Steve Jobs Discussed Potential Television Deal with CBS CEO Les Moonves
Last November, CBS CEO Les Moonves acknowledged that his company had been in talks with Apple about a potential streaming television service, revealing that CBS had ultimately declined to support the plan due to Apple's demands that it include a split of advertising revenue between the two companies.
As noted by The Hollywood Reporter, Moonves has now added a bit more detail about those talks, revealing that they occurred at the highest levels between Steve Jobs and Moonves himself. But according to Moonves, the talks fell apart over fears of such a deal disrupting CBS's revenue streams.
Moonves told a conference audience that he met with Jobs, the late Apple CEO, and heard a pitch for what was billed as a subscription content service, but ultimately he said he wasn't interested in providing CBS shows or films to the venture.
"I told Steve, 'You know more than me about 99 percent of things but I know more about the television business,' " Moonves said, citing his concerns about providing content to a service that could disrupt CBS' existing revenue streams. Moonves said Jobs, in characteristic fashion, strongly disagreed with his assessment.
Back in late 2009, CBS and Disney were reportedly close to signing on with Apple for a television service that would have seen Apple offering a "best of television" package through the iTunes Store, but the plan was ultimately shelved as other networks refused to sign on and CBS apparently reconsidered its position. Interest is said to have been revived recently as Apple reportedly moves closer to launching its own television set, with Apple said to be pushing ahead even as it continues to meet resistance from content providers.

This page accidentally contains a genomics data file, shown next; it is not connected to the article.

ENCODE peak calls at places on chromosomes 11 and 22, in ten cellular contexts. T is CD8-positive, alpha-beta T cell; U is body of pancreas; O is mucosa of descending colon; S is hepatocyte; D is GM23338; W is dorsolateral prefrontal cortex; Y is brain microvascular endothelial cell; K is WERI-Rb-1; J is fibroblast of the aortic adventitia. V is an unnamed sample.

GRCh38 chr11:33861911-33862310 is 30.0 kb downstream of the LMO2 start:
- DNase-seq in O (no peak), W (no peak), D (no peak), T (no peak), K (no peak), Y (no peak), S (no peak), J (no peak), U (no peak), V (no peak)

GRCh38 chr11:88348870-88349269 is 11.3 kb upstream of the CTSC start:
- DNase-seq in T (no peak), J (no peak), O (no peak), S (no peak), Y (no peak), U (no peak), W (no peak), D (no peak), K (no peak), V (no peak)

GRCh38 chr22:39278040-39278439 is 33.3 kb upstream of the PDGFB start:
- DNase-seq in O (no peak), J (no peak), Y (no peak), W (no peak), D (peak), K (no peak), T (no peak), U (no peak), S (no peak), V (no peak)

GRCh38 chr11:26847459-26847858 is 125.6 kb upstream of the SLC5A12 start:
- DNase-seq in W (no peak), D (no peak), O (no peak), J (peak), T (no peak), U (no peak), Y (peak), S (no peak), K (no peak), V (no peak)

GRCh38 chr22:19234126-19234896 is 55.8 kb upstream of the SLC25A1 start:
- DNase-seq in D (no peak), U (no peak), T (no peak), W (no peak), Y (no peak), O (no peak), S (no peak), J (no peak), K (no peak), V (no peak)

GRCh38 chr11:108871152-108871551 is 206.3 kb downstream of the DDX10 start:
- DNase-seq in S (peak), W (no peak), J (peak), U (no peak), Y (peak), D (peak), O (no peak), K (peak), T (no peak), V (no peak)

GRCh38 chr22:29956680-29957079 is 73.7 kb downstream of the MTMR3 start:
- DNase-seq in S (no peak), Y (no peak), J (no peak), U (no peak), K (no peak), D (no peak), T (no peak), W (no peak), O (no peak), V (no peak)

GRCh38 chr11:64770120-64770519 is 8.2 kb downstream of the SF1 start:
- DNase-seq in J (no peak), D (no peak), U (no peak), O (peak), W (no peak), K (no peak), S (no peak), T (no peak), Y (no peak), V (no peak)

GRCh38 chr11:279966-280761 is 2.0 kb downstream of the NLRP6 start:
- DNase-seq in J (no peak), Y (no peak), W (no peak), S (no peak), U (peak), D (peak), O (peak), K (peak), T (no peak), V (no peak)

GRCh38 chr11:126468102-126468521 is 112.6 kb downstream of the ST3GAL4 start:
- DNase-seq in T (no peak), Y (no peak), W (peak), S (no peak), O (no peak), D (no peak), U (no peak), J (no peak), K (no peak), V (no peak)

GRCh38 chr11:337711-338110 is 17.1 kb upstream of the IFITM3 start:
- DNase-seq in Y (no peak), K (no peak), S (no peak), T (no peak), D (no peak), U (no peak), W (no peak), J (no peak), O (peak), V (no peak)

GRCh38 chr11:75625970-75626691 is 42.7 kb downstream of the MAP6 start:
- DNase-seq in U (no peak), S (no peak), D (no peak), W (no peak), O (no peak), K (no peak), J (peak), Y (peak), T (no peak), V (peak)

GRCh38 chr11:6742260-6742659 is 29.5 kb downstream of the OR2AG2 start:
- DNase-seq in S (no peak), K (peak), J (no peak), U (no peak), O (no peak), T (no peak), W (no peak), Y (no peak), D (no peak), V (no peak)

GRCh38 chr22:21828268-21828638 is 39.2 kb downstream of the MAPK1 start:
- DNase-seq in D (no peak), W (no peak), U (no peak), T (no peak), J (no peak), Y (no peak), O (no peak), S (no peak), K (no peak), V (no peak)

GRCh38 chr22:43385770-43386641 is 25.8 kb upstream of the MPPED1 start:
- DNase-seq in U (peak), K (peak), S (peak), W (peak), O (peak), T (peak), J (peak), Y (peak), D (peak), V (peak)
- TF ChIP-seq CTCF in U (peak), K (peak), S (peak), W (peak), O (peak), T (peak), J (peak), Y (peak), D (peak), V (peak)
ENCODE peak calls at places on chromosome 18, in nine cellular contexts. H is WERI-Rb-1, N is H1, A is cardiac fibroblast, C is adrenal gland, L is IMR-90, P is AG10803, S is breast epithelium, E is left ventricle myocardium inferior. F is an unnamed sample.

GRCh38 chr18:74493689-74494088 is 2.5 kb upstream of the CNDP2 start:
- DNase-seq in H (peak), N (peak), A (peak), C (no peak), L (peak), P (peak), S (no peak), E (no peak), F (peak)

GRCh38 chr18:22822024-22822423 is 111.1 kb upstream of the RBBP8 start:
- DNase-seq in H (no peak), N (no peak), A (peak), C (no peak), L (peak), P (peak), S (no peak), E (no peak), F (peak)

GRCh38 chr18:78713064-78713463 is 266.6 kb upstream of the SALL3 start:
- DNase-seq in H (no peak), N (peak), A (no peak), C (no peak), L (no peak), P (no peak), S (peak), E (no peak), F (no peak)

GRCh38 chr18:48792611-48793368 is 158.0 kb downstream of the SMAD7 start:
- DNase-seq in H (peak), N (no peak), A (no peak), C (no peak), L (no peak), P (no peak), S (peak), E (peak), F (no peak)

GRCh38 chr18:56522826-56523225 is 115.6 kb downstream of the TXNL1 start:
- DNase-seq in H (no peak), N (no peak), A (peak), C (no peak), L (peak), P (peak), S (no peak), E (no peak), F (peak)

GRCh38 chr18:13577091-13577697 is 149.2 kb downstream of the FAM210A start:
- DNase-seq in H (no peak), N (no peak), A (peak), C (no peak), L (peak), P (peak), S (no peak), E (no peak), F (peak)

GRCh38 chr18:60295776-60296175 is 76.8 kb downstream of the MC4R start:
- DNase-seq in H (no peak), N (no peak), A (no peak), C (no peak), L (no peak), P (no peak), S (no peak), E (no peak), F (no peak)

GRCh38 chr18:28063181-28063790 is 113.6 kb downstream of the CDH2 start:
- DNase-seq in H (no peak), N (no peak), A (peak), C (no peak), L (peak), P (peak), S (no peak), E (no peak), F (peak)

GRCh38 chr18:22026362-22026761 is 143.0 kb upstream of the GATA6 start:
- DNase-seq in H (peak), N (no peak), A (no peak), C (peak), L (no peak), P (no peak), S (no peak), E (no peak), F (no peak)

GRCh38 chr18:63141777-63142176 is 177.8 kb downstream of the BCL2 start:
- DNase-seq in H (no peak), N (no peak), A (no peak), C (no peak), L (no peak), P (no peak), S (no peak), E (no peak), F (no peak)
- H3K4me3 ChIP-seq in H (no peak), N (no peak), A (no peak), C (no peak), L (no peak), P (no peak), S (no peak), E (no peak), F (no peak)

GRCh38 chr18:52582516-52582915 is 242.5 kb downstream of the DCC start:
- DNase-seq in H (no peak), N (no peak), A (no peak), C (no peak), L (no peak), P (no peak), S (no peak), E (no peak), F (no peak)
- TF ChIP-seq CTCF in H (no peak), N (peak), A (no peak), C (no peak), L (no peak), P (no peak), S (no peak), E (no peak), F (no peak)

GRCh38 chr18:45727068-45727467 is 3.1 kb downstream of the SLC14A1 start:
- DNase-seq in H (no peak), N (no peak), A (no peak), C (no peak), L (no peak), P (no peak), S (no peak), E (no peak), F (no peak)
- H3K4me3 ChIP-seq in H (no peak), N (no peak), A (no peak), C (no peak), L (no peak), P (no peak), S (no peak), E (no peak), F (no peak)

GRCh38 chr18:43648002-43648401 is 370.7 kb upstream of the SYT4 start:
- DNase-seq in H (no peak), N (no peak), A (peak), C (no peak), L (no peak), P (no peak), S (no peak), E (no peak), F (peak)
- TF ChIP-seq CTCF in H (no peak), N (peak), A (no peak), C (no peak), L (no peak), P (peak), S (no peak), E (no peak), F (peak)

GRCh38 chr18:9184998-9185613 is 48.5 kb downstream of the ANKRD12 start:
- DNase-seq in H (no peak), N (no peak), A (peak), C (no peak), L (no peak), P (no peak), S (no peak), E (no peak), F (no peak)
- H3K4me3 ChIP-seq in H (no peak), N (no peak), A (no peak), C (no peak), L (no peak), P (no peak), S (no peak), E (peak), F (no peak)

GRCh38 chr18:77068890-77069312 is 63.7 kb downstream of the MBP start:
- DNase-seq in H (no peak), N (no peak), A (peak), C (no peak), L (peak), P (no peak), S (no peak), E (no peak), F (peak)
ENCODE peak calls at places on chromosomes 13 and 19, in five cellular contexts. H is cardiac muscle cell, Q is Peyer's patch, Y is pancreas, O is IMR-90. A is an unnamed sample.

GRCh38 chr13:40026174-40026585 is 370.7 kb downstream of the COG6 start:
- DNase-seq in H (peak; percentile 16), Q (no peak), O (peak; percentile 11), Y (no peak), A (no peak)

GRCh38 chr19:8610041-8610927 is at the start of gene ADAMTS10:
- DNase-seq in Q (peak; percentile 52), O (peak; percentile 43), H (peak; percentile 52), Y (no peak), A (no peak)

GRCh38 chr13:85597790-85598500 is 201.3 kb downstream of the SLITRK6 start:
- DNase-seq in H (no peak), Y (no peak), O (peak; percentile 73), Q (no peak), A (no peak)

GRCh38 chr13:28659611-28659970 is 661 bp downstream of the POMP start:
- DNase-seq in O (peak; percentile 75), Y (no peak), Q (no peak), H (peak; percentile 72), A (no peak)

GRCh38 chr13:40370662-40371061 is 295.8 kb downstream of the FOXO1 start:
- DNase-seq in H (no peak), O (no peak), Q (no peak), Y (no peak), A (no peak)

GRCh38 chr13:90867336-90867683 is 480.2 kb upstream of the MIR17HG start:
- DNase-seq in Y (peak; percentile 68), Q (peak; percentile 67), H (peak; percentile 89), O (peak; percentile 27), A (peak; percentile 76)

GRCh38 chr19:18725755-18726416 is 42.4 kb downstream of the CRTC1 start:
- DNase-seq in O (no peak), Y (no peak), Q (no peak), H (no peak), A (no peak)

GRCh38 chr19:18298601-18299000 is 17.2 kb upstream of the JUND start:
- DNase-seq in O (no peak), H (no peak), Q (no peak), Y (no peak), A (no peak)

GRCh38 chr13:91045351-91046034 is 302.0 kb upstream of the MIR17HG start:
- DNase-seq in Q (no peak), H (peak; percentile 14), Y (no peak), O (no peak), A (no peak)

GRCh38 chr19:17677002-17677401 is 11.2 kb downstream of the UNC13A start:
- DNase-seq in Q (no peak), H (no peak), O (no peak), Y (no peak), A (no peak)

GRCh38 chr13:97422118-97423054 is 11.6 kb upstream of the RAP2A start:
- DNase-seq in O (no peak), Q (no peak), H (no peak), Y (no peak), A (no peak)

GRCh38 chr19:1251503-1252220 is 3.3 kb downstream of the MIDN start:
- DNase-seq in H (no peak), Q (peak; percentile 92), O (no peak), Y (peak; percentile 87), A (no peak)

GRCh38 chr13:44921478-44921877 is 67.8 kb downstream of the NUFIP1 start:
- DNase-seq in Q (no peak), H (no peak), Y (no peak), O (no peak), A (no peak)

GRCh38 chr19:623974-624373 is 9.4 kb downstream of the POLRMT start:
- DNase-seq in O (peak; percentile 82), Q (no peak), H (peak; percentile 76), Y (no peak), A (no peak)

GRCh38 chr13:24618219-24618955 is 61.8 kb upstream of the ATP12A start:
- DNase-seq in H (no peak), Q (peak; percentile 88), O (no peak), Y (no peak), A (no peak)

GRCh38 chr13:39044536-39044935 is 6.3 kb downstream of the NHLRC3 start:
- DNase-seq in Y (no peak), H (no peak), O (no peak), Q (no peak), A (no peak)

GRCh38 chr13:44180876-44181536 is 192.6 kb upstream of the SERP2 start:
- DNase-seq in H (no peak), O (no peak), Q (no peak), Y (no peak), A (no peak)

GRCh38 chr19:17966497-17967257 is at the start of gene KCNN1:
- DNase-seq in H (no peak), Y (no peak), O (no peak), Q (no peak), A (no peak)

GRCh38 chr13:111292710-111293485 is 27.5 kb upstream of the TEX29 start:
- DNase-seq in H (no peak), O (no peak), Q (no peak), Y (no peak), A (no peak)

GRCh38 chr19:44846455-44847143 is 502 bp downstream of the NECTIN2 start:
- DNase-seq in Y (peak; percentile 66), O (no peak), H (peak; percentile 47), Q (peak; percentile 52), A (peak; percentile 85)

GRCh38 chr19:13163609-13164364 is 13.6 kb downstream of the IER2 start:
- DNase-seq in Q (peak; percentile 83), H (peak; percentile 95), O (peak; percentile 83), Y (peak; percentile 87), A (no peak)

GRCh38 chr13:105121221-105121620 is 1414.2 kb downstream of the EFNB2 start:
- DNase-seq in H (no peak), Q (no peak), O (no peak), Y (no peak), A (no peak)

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Top Rated Comments
Right there is the problem. He might know the business as it was, but has no idea about where it is going and doesn't know how to make that work and embrace it.
This internet thing is the future, Les. Go with it.
Steve Jobs was a smart guy - no denying that. But that doesn't mean he had all the answers. It doesn't mean he always knew better than others in the industry - his own or other industries. The world is made up of many very smart and savvy business people.